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J R Soc Med. 2006 July; 99(7): 374.
PMCID: PMC1484564

Case analysis in clinical ethics

Reviewed by Donal Manning

This book demonstrates clinical ethical deliberation in practice. It takes a complex clinical case and shows how it can be analysed from different theoretical ethical perspectives. The history is presented by a clinical geneticist and includes her own narrative, and those of the two relevant patients, their general practitioners and an oncologist. It relates the story of a young mother, with a strong family history of breast cancer, who is contemplating prophylactic bilateral mastectomy. Unknown to her, but known to the genetics team, her aunt, who has been treated for breast cancer, is a carrier of the relevant gene mutation. This knowledge could allow predictive testing of the young woman—if the result were negative, mastectomy would be unnecessary. The aunt, however, refuses to divulge her clinical and genetic history, despite strenuous attempts at persuasion by the genetics team. The dilemma is whether to breach the aunt's confidentiality in order to provide substantial benefit to her niece, or to respect confidentiality at significant cost to the younger woman.

The case is analysed by experts in several theoretical ethical approaches. These include the mainstream utilitarian and ‘four principle’ perspectives, and approaches which are currently attracting increasing interest, including narrative, virtue and feminist ethics, hermeneutic, post-structural and phenomenological analysis, and deliberative and empirical ethics. Finally, the clinical geneticist and the editors offer clinical and philosophical reflections, respectively, on the exercise.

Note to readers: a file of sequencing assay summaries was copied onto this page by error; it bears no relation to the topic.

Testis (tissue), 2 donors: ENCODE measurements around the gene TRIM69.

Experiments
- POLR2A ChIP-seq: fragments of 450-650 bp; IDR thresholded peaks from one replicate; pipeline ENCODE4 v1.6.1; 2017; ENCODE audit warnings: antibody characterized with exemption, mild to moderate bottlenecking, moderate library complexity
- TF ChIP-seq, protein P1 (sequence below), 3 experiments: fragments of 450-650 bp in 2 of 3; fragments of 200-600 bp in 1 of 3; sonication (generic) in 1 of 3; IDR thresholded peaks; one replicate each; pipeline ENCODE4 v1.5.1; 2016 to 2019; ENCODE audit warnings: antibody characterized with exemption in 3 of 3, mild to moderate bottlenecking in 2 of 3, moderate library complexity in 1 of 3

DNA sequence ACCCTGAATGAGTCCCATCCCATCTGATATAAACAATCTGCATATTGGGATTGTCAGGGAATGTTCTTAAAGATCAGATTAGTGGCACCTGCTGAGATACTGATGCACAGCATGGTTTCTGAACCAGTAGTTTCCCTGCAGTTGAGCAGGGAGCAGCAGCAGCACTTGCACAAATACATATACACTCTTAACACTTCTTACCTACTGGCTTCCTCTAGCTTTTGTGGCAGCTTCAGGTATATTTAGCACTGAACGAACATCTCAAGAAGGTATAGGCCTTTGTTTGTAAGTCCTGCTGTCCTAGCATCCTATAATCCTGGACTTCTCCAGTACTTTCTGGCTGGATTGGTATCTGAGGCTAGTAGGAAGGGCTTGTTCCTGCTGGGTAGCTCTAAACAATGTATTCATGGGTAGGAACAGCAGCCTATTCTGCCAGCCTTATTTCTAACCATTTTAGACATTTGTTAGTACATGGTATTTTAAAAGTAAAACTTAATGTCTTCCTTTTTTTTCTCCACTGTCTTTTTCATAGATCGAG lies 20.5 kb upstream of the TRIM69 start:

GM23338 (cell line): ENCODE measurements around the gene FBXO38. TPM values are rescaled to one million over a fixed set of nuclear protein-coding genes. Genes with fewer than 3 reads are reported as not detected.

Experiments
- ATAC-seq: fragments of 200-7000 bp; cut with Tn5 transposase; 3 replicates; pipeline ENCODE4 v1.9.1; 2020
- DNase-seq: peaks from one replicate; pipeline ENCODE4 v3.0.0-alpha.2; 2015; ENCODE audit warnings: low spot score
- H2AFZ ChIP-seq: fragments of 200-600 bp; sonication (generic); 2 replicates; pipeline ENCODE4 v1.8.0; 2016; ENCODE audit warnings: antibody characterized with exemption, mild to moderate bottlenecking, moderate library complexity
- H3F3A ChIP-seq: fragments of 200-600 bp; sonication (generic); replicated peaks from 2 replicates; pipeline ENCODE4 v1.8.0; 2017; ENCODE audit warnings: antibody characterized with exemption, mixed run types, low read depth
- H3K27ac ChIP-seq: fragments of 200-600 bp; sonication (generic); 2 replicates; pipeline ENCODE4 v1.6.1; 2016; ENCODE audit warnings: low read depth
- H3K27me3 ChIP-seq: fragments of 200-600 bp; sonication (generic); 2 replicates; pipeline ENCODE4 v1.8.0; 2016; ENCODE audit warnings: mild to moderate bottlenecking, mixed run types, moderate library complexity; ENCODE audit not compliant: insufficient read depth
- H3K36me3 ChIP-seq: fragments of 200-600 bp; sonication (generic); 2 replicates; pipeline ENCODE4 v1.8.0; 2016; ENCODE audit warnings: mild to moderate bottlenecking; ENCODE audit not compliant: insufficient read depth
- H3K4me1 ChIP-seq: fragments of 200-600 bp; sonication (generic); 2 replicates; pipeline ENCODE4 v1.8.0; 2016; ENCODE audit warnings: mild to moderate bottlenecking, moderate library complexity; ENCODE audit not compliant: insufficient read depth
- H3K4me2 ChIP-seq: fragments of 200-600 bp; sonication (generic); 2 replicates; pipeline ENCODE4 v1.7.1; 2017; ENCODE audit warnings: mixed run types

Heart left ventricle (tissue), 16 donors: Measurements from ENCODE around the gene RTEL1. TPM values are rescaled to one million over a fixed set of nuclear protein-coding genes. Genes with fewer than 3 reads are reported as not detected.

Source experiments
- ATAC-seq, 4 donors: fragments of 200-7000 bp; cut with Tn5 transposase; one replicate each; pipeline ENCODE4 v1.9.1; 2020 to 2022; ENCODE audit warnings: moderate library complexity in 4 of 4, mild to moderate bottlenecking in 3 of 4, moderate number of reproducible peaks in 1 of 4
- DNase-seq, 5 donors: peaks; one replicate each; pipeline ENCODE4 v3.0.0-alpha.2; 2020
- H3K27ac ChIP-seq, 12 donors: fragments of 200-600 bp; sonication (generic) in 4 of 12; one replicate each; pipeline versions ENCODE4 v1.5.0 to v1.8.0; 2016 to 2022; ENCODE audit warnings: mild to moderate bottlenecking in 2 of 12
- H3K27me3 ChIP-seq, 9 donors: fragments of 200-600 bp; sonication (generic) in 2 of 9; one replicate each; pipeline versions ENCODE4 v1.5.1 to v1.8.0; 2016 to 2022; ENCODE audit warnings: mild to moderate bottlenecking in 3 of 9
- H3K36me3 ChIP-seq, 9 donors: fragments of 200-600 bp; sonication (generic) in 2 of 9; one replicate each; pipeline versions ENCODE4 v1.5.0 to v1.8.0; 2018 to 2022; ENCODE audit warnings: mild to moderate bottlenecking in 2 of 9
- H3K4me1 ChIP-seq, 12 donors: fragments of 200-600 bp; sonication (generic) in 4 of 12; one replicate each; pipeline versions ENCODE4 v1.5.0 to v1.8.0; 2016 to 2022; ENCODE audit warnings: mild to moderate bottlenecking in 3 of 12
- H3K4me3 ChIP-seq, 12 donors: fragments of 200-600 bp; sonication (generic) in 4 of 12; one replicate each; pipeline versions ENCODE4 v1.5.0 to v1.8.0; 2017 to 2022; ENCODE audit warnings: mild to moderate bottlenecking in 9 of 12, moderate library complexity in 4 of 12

All chapters are written clearly, even those on hermeneutic and post-structuralist analysis. This should not only enlighten, but also reassure, the clinician reader whose instinctive response to these latter approaches might be one of suspicion.

Though the case history was comprehensive, several ethicists laid emphasis on different aspects of it, requested more information or suggested that some relevant information be teased out in greater detail. This shows how different ethical methodological approaches can lend richness and depth to the analysis of a clinical ethical problem.

Perhaps not surprisingly, the ethicists reached a range of differing conclusions, from justifying breach of the aunt's confidentiality to the opposite conclusion. Several experts acknowledged that neither their own approaches nor the alternatives could solve the dilemma. This is not necessarily a comfort to the scepticist, rather it emphasizes that ethical deliberation serves not necessarily to compute the correct answer, but to ensure that all relevant information and factors have been considered and given due weight.

The book succeeds in its aim of illuminating the wide array of methods and theoretical approaches currently in use in clinical ethics. It would be of interest and value to trainees and career doctors in general and specialist practice.


R A shcroft, A Lucassen, M Parker, M Verkerk, G Widdershoven
246 pp Price £24.99(p/b)£55.00(h/b)
ISBN 0521543150 (p/b) 0521835496 (h/b)
Cambridge: Cambridge University Press

Articles from Journal of the Royal Society of Medicine are provided here courtesy of Royal Society of Medicine Press